I got to Poland from Berlin by way of an uneventful train ride. My first stop in Poland, which made it my first stop in a formerly communist country, was Sczcecin. It was a big city close to the border and I assumed it would have something interesting. I was wrong; nothing really interesting in Sczcecin. I got a room in the Hotel Piast for 63 zlotys, about $15, with breakfast included. It was on the list of acceptable mid-range hotels in the 1999 Lonely Planet Poland book, but it seems to have gone down hill. My first night there I discovered that the hotel restaurant/bar was a staging ground for prostitutes. I think they did their business elsewhere, but it gave the already run-down place a seedy feel. I talked with one of the women who wanted to practice her English. She said she had been a school teacher in the Ukraine, but things were so bad there she had to find other employment. I suppose her story could have been fictitious, but I think she was telling the truth. She asked for, and I gave her, a few zlotys for the juke box, but she didn't try to do any other business with me. I'm sure all of the ladies present would have preferred to be working further west, but the Polish/German border was as far as they could get.
I didn't stay long in Sczcecin, other than a minor castle, there wasn't much to see. I arrived on Wednesday, saw the castle and bought a Polish/English dictionary on Thursday, and headed to Gdansk on Friday. The most memorable thing to happen was during breakfast before I left. There was an old man who worked at the restaurant/bar who had tried to tell me something the first day there. He spoke Polish and German, but I'm a monolingual idiot who only speaks English. The second morning there he tried again, this time rolling up one sleeve, pointing to some ugly scars on his arm, and saying "Hitler, Hitler!". I was beginning to learn that in eastern Europe the past is still very much on people's minds. Sczcecin isn't a very interesting city, but the people there were an interesting introduction to a part of Europe that suffered the most in WWII and its' aftermath.
From Sczcecin I headed to Gdansk, one of Poland's largest cities. Currently it is best known as the place where shipyard strikes led to the establishment of the independent trade union Solidarity in 1980. This was a significant step in a long chain of events that led to independence from the Soviet Union for the Warsaw Block countries and the disestablishment of the Soviet Union. However Gdansk has long been the location of historic events. Over one thousand years old, it has gone back and forth between Polish and German/Prussian control. World War II began when German warships fired on the Westerplatte peninsula at the entrance to the Gdansk port. The city was reduced to rubble during the war, but the communist government did a fantastic job of rebuilding the historic sixteenth century center. A short train ride from Gdansk is the reconstructed Castle Marlbork, a leftover from the Prussian/Polish power struggles, and one of the most impressive castles in Europe.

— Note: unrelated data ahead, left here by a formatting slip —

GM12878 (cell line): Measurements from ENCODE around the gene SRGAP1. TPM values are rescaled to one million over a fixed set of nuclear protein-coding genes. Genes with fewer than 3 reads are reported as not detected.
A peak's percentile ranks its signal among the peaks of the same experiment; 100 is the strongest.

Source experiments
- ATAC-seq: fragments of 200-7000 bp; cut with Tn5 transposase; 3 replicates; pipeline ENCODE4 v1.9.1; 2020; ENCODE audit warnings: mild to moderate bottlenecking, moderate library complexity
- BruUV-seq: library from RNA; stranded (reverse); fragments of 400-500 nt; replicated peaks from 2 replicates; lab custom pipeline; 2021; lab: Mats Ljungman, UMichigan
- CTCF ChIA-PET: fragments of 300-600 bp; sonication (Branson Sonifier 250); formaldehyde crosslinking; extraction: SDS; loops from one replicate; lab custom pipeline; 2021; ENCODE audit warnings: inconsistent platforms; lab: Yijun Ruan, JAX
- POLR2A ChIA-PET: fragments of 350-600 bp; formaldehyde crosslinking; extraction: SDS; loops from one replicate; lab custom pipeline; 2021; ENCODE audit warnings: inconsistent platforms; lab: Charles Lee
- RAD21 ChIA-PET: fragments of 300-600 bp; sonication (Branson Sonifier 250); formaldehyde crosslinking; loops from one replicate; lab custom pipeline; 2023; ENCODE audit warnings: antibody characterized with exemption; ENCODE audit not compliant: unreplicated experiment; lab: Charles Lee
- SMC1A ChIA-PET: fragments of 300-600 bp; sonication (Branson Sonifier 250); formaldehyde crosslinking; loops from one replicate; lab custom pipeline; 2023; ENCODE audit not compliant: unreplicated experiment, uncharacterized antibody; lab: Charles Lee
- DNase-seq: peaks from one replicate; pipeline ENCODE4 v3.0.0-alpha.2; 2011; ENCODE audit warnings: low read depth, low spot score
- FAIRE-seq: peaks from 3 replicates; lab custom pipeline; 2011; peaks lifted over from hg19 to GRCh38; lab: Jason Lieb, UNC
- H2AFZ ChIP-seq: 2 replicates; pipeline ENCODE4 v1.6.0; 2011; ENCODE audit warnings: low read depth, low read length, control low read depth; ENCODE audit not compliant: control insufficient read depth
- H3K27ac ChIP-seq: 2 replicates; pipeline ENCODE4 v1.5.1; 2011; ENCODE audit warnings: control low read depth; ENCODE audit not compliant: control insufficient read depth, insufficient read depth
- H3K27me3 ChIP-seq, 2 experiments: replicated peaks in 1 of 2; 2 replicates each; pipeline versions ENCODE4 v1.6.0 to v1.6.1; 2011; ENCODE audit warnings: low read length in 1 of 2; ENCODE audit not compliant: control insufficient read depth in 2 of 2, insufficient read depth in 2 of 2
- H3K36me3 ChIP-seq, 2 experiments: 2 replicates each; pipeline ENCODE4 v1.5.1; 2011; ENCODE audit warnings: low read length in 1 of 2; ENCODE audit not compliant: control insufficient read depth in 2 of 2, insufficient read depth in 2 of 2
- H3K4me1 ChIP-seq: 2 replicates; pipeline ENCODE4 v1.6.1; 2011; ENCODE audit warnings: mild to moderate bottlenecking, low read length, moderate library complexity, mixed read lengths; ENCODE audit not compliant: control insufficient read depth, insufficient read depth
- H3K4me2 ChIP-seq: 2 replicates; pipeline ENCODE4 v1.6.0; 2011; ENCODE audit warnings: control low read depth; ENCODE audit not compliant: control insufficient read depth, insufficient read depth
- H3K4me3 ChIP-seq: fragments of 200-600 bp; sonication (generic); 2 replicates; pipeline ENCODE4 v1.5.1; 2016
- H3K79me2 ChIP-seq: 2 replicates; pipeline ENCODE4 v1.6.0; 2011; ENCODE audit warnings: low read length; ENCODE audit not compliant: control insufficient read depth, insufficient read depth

I left Gdansk on 14 June and headed by train to Torun. It was on the way to Warsaw and my guidebook described it as an attractive historic town with much of its' medieval quarter intact. My guidebook was right.
After a short stop in Torun I headed to Warsaw. Warsaw is Poland's capital, biggest city, economic and transportation center, and most western city. But it's expensive compared to other interesting places in Poland. There is a lot to see and do in Warsaw, but the fact that it is more modern and western than the rest of Poland made it less interesting to me.
After Warsaw I headed north to Lithuania, St Petersburg Russia, Estonia, Latvia, then an overnight bus trip back to Warsaw to catch a train to Krakow. I arrived in Krakow on July 17 at 11:00 in the morning after 12 hours on a bus, three hours in the Warsaw train station and a three hour train ride. The overnight bus trip was rough. I've developed a distinct dislike for Belarus and their ornery transit visa policies. So, if you want to go through the web pages in the same order as my visits, you should now go to Lithuania. If you want to finish Poland, read on.
Enough grousing about the traveling. If you can only visit one place in Poland, make it Krakow. It's a beautiful city, over one thousand years old, looted but not bombed during WWII, with lots to see and almost everything in walking distance of the Old Town.
I saved my last day in Krakow for a trip to Auschwitz. It was disturbing but worthwhile.
Travel advice for going to Auschwitz: If you try to go by bus from Krakow, you will be approached by taxi drivers offering to take you there for a set price. If you have someone to split the fare with this can be a good deal, but be careful about the negotiations. In my case a driver offered to take me there, wait while I visited, then drive me back from Auschwitz for 200 Zt, a little under $50 at the exchange rate at the time. I declined, and he came down to 150 Zt, about $35. I declined once more and, with a great show of how anguishing is was for him, offered to do the whole trip for "75 American dollars". I wonder how many people fall for that.
The day after I visited Auschwitz I received news that required me to return home for a while. My travels resumed in Prague in early September.